Sheffield duo, Slow Club, closed out the Moshi Moshi showcase on Saturday night. Rebecca Taylor (percussion) and Charles Watson (guitar) started off the set with “I Wanna Live,” which they sung together with a sparse synth accompaniment. For the rest of the night, the duo played a set that would sway between the sweet and tenuously sung “I Was Unconscious, It Was a Dream” to the raucous upbeat energy of “Because We’re Dead,” and the audience loved every second. To qualify Slow Club as simply “folk” would be doing Rebecca and Charles a disservice — it’s a too-simple way to categorize their music which requires more nuance. Alternating between energetic rockabilly to soothing ballads, Slow Club manage to strike a balance. The set included a number of songs from their album, Yeah So, as well as a few new tracks. After Rebecca introduced the new song, “Gold Mountain,” she amended, “Well, not that new, since we’ve played it a million times this festival.” A million or not, it was still a treat. After inviting “all their mates” up on stage, they closed out the night with a cover of Tracy Byrd’s jubilant drinking ode, “Drinking Bone”. Though I’ve been a fan of Slow Club for a while, I’d never gotten a chance to see them live, and they certainly didn’t disappoint. Seeing the duo live for the first time was the perfect way to round out SXSW. Take a listen to “I Was Unconscious, It Was A Dream” and “It Doesn’t Have To Be Beautiful” from Yeah So:
The Living Sisters
When The Living Sisters hit the stage at the Paste/Vanguard/Sugar Hill party at The Belmont, there was a slight change of line-up. Inara George, who is pregnant (and expecting very soon!) couldn’t make the trip to Austin. However, girls remained a trio, with Alex Lily (of Obi Best) filling in as a “step-sister”. We missed Inara, but Alex did a phenomenal job standing in, her crystalline voice blending gorgeously with Becky Stark’s and Eleni Mandell’s. Their set included “Double Knots” as well as a sweetly sung cover of the Doris Day classic, “Que Sera, Sera”. Alex and Eleni would alternate playing guitar, which remained the only accompaniment to their voices for the set. As Becky said, “We’re The Living Sisters… and we love to live.” Well ladies, we love you too. If you missed our feature of The Living Sisters, check it out here. Also, take a listen to another track off their upcoming album, Love To Live, the stunning “How Are You Doing”:
When Paul first broke MOVITS! on Aurgasm last year, they were unknown outside of Sweden. Luckily our readers took notice — did you hear the story of how Aurgasm managed to sell every MOVITS! cd in existence? (And apparently land them on the Colbert Report?) The guys just completed their first tour of the US earlier this year, and were at SXSW playing a handful of shows. We caught them keeping the energy up and laying down the jams on South Congress, at The Home Slice. MOVITS! already had the crowd dancing by the time Johan announced “And now the first official dance break of the day!” and the energy levels never faltered. After a song, Johan would briefly explain what the it was about, but the crowd wasn’t deterred by the language barrier and kept dancing for the whole set. Everyone may have been talking about Courtney Love and Hole’s show at Stubb’s, but the party was really happening south of the river.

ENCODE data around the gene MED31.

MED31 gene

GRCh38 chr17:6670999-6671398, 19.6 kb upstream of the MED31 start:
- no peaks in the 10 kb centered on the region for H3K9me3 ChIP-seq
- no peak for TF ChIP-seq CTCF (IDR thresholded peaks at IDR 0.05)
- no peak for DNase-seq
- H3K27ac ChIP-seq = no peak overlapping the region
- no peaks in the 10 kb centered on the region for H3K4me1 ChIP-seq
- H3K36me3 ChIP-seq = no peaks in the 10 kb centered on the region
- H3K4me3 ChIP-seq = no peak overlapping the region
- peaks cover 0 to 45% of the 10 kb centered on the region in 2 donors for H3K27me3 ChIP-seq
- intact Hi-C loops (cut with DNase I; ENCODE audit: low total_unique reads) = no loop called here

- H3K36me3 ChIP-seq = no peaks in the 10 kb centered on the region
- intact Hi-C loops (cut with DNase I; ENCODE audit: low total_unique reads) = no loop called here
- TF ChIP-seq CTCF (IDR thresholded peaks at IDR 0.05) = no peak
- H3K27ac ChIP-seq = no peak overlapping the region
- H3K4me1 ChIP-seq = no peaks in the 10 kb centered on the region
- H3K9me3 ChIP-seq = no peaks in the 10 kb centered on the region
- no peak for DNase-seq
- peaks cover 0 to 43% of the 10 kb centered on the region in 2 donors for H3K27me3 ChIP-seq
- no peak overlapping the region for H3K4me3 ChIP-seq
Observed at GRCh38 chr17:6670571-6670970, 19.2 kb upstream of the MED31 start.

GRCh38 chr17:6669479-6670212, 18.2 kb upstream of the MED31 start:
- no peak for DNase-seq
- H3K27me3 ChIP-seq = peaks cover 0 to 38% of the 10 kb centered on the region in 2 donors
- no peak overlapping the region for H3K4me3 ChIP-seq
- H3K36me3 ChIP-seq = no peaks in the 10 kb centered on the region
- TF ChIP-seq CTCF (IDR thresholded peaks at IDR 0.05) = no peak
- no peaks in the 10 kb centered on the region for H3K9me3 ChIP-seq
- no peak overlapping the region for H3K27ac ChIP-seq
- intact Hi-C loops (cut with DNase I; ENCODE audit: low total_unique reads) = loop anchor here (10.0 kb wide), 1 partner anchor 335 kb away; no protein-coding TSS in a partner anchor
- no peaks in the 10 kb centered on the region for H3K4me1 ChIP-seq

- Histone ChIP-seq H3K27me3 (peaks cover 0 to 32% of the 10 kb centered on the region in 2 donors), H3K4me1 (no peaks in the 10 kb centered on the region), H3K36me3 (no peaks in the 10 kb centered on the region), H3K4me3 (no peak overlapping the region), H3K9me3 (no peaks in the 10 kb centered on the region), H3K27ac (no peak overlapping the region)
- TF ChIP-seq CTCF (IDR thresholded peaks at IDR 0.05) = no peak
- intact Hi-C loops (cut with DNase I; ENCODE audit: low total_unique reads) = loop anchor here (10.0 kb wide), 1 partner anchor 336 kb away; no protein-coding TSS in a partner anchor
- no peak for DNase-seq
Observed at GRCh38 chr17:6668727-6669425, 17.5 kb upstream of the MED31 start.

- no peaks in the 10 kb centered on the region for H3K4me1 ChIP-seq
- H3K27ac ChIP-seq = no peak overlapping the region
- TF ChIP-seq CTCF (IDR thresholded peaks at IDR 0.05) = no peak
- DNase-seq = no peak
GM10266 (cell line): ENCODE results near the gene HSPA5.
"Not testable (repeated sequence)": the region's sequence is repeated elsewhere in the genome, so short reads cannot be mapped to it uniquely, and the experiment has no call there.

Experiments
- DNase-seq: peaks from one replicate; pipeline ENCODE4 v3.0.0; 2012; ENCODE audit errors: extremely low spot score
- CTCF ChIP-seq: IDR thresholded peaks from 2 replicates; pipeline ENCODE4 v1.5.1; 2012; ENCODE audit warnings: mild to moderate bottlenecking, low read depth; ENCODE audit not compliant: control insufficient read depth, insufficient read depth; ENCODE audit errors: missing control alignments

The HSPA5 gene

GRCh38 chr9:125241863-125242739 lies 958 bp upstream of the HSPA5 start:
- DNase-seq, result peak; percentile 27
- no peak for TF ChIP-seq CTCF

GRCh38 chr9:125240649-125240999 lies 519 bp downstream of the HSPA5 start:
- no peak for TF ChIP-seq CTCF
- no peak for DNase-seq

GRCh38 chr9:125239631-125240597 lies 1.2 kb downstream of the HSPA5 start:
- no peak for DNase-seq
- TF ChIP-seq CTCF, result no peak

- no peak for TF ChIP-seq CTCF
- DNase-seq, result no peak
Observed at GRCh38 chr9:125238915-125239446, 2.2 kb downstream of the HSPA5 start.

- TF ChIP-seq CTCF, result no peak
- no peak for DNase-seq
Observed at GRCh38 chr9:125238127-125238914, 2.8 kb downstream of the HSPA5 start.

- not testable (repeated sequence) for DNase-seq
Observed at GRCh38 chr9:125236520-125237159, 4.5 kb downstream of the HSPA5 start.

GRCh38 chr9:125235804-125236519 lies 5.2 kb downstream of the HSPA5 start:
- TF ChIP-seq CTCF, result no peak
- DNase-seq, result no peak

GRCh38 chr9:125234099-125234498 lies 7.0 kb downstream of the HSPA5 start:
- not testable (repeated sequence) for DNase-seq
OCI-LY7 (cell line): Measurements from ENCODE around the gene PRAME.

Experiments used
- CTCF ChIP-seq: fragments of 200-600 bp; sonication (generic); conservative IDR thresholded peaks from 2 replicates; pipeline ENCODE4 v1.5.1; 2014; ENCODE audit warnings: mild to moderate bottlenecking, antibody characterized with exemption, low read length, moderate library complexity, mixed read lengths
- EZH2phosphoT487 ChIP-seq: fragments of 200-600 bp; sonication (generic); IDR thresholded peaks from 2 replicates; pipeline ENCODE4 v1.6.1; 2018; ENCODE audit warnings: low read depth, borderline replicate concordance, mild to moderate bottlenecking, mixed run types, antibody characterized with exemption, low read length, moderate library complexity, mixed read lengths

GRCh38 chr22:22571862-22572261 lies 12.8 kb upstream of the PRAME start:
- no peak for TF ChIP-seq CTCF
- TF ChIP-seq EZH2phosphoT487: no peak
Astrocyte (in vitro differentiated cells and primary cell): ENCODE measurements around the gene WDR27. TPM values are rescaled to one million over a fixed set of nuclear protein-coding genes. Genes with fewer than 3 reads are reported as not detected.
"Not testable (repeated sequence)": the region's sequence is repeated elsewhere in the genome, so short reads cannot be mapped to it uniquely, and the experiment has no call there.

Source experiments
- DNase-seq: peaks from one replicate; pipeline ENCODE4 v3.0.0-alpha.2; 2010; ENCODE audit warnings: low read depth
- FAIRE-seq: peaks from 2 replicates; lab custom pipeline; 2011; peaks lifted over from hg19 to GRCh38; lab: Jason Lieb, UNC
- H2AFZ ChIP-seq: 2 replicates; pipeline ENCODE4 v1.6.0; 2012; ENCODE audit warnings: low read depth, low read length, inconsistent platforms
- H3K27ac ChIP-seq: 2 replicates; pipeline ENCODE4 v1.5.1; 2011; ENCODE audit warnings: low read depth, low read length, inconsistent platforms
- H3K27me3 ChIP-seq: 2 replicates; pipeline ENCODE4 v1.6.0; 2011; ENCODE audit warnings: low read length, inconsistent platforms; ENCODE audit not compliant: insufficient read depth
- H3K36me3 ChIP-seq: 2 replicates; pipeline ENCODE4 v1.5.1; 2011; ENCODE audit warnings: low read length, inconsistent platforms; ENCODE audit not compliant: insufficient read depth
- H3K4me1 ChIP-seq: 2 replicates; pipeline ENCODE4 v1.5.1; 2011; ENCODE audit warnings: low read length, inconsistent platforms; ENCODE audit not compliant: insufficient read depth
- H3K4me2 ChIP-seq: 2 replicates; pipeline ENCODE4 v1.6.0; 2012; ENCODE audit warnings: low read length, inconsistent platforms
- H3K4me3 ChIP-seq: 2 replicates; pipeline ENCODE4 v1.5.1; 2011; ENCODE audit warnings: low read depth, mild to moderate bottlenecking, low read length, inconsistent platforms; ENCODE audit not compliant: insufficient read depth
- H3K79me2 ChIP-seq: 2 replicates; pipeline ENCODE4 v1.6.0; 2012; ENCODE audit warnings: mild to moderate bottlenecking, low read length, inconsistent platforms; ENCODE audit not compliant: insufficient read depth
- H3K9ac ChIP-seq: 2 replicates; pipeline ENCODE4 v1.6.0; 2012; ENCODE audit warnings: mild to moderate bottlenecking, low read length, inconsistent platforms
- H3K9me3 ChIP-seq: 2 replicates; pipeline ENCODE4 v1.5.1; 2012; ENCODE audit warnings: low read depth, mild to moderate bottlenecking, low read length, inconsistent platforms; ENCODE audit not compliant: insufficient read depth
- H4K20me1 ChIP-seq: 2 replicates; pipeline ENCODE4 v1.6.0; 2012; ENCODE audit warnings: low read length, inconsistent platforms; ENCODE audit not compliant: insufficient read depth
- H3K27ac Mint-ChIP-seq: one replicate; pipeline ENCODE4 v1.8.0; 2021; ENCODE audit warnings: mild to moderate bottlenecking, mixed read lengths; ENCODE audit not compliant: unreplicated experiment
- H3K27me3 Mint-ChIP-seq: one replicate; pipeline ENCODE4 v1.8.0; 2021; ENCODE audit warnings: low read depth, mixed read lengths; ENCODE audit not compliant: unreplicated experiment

As we discovered earlier today, Alex Lily was pulling double duty at SXSW this year (strangely enough, both were Aurgasm features!). After playing as part of The Living Sisters, Alex was joined by Bram Inscore (keys) and Mike Green (drums) to play the Victorian Room at the Driskill Hotel as Obi Best. According to Alex, this was their first SXSW show as Obi Best, and they didn’t disappoint. The trio kept the energy up, playing a handful of songs from the album Capades, such as “Swedish Boy” and “It’s Because of People Like You”. Despite Mike being sick, and Bram having two broken keys, Obi Best’s upbeat electro-acoustic jams kept the crowd cheering. They also played a few new songs, “Knock on Any Door” and “Tropical Fish” for those of us lucky to be in the audience. If you haven’t, check out our feature of Obi Best from back in 2008.
The guys of Local Natives have had a big year since we featured them last year. Now signed to a label and with a full-length out, they’ve been keeping themselves busy with touring… constantly. Andy, Kelcey, Matt, Taylor and Ryan just finished a tour of Europe when they hit SXSW… to play nine shows. (Yes, nine.) However, by the looks of the entirely packed tent at The Galaxy Room backyard (part of the Frenchkiss/Mom+Pop Showcase) on Friday night, nine might not have been enough! Local Natives are an amazing band to see live, their energy barely restrained as they pounded, clapped and sang with a fervor. If you like these guys on CD, you need to catch them on stage! Until then, take a listen to a more low-key take of “Camera Talk” that the guys recorded for us last year:
April Smith and the Great Picture Show
After a long wait outside, we finally made it into The Ale House, which was at full capacity (and remained full all night). We caught the tail end of April’s set, which was a great surprise. April Smith and the Great Picture Show played a boisterous and high-energy set of jazz-influenced songs that had The Ale House shaking with every stomp and clap. April and her band were a great surprise to catch in this week in Austin! Take a listen to the track “Movie Loves a Screen” below.